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War talk, it seems, is all the rage in China at the minute. Yes, there are serious people in serious publications seriously advocating war.
At the heart of the issue is what is called Scarborough Shoal by the Philippines and Huangyan Island by China, a little more than 100 miles (160km) from the Philippines and 500 miles from China. The names are a bit misleading because this is a series of rocks, reefs and small islands stretching across an area of about 150sq km (58 sq miles) of the South China Sea, claimed by both the Philippines and China. For a month now, there has been a standoff between Chinese and Philippine fishing and coastguard vessels near the outcrops.
On Tuesday, China's Vice Foreign Minister Fu Ying summoned a Philippine diplomat for the third time in this standoff, and delivered a warning, that China has "made all preparations to respond to any escalation of the situation by the Philippine side". For China, sovereignty is one of the key issues it says it will not compromise on, so it is sending strong signals but also boxing itself in.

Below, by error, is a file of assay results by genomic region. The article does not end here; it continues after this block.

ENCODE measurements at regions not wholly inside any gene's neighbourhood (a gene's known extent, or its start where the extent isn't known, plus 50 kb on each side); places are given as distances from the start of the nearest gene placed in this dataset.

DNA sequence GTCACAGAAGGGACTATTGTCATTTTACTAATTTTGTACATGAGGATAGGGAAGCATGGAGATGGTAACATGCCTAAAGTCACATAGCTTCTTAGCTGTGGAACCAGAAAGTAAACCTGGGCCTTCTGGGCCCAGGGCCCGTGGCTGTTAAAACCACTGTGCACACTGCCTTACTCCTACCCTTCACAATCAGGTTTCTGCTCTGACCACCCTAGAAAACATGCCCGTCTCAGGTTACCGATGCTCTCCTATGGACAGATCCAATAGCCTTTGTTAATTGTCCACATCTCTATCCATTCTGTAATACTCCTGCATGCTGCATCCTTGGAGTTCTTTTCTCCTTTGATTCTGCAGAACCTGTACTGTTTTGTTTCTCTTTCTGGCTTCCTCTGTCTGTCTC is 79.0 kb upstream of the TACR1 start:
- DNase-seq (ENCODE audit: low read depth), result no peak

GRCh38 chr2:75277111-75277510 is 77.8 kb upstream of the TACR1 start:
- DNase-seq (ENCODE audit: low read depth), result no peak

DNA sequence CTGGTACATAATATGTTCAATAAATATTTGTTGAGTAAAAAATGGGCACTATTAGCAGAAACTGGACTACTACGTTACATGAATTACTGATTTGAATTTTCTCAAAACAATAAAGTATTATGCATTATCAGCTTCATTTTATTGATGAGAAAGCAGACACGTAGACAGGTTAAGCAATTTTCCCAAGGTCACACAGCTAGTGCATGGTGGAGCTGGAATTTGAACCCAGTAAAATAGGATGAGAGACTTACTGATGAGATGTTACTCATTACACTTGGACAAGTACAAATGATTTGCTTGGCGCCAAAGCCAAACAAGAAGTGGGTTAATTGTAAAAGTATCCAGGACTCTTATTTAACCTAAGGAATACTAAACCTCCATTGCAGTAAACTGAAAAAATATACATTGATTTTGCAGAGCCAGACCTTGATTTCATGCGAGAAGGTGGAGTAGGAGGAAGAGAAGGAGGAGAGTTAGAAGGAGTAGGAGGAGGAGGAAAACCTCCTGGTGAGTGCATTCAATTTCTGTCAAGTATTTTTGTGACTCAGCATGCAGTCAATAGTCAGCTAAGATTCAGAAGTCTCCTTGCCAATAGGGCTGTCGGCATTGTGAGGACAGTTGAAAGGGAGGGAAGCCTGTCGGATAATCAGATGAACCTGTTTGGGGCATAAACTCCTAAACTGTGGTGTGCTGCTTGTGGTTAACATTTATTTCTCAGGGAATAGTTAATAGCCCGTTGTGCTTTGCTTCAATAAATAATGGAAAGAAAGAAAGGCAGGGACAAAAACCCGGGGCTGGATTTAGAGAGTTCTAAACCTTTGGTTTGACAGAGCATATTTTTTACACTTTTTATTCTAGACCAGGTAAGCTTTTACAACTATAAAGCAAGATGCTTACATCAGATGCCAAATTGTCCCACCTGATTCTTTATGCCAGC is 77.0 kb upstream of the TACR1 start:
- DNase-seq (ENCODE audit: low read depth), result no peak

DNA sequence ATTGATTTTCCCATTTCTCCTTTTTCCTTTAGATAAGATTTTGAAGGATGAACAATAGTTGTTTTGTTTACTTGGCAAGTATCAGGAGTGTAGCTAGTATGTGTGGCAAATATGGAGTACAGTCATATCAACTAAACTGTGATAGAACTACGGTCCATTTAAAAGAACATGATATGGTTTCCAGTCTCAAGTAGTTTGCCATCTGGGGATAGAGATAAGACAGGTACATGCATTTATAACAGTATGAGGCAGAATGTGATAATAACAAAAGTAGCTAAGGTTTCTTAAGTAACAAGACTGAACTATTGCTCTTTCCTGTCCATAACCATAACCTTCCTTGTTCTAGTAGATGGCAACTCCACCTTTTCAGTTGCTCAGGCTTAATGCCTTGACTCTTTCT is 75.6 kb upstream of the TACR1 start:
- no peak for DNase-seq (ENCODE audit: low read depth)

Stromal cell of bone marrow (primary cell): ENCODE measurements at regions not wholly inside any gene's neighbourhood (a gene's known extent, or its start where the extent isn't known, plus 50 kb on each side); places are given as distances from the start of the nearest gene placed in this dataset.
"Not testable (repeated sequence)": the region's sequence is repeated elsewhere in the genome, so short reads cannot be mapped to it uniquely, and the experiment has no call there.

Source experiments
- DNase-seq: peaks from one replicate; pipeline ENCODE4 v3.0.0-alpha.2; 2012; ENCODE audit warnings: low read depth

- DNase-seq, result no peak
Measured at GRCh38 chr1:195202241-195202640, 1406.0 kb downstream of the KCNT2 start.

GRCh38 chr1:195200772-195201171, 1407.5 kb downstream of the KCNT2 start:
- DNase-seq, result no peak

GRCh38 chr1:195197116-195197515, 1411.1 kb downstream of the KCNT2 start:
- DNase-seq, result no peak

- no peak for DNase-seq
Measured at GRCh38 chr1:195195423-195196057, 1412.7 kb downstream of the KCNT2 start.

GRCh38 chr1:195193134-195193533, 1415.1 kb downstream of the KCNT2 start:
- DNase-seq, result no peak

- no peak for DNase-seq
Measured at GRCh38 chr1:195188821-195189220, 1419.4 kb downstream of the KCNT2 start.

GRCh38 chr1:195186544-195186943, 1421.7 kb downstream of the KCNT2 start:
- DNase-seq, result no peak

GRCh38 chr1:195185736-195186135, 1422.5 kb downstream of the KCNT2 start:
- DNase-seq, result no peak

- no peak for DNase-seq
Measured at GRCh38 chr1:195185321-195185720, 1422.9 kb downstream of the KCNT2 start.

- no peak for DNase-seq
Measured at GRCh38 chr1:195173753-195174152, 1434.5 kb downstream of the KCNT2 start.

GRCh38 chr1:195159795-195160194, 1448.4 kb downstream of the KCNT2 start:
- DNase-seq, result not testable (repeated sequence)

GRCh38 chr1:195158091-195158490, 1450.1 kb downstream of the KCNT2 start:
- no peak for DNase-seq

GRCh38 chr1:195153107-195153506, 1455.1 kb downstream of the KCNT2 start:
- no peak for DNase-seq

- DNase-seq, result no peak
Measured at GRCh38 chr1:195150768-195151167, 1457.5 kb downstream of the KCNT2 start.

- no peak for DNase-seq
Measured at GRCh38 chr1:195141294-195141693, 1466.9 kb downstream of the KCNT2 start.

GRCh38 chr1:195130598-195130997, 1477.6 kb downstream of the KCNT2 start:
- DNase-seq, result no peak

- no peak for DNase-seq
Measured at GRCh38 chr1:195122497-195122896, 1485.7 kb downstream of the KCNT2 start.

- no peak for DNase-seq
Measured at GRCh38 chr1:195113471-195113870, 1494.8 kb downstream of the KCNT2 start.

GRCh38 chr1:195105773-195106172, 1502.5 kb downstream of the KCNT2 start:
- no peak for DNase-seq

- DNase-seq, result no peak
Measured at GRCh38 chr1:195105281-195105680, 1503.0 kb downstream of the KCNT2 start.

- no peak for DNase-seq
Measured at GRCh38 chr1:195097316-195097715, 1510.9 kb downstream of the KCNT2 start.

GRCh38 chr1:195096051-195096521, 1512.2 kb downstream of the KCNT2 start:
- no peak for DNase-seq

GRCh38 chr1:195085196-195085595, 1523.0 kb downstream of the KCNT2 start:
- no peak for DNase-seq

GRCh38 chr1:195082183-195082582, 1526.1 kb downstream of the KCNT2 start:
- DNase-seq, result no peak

The odd thing here is that the Philippine navy consists of just one proper ship and that is an ancient US Coast Guard cutter which is hardly a match for China's navy, as this online commentary by "The Comparativist" makes clear. The Comparativist writes: "I think this is happening because the Philippines is so weak. The Chinese government can beat the war drums all they want, and as loud as they want, and no war is going to happen. It's akin to bullying someone in a wheelchair that you know can't punch back."